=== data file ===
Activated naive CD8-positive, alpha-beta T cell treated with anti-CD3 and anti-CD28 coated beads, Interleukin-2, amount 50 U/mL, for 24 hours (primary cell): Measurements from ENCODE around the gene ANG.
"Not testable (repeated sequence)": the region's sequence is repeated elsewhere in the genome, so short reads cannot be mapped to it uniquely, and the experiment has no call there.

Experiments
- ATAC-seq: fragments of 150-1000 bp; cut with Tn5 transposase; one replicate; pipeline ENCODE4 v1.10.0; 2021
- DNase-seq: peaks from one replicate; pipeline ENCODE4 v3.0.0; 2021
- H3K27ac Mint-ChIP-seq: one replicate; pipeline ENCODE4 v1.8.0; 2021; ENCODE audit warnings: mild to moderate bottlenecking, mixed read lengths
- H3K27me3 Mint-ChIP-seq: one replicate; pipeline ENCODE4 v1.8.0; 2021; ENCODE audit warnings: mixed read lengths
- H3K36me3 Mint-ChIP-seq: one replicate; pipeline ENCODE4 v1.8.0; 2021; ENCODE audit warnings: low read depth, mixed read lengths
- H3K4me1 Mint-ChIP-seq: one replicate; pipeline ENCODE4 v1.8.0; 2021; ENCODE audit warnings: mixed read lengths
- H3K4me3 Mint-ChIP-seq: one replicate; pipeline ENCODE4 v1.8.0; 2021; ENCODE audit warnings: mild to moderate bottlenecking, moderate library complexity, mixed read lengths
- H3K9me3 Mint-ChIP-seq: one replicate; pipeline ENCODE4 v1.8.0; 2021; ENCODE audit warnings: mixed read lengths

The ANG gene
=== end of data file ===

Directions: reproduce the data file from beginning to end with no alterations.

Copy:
Activated naive CD8-positive, alpha-beta T cell treated with anti-CD3 and anti-CD28 coated beads, Interleukin-2, amount 50 U/mL, for 24 hours (primary cell): Measurements from ENCODE around the gene ANG.
"Not testable (repeated sequence)": the region's sequence is repeated elsewhere in the genome, so short reads cannot be mapped to it uniquely, and the experiment has no call there.

Experiments
- ATAC-seq: fragments of 150-1000 bp; cut with Tn5 transposase; one replicate; pipeline ENCODE4 v1.10.0; 2021
- DNase-seq: peaks from one replicate; pipeline ENCODE4 v3.0.0; 2021
- H3K27ac Mint-ChIP-seq: one replicate; pipeline ENCODE4 v1.8.0; 2021; ENCODE audit warnings: mild to moderate bottlenecking, mixed read lengths
- H3K27me3 Mint-ChIP-seq: one replicate; pipeline ENCODE4 v1.8.0; 2021; ENCODE audit warnings: mixed read lengths
- H3K36me3 Mint-ChIP-seq: one replicate; pipeline ENCODE4 v1.8.0; 2021; ENCODE audit warnings: low read depth, mixed read lengths
- H3K4me1 Mint-ChIP-seq: one replicate; pipeline ENCODE4 v1.8.0; 2021; ENCODE audit warnings: mixed read lengths
- H3K4me3 Mint-ChIP-seq: one replicate; pipeline ENCODE4 v1.8.0; 2021; ENCODE audit warnings: mild to moderate bottlenecking, moderate library complexity, mixed read lengths
- H3K9me3 Mint-ChIP-seq: one replicate; pipeline ENCODE4 v1.8.0; 2021; ENCODE audit warnings: mixed read lengths

The ANG gene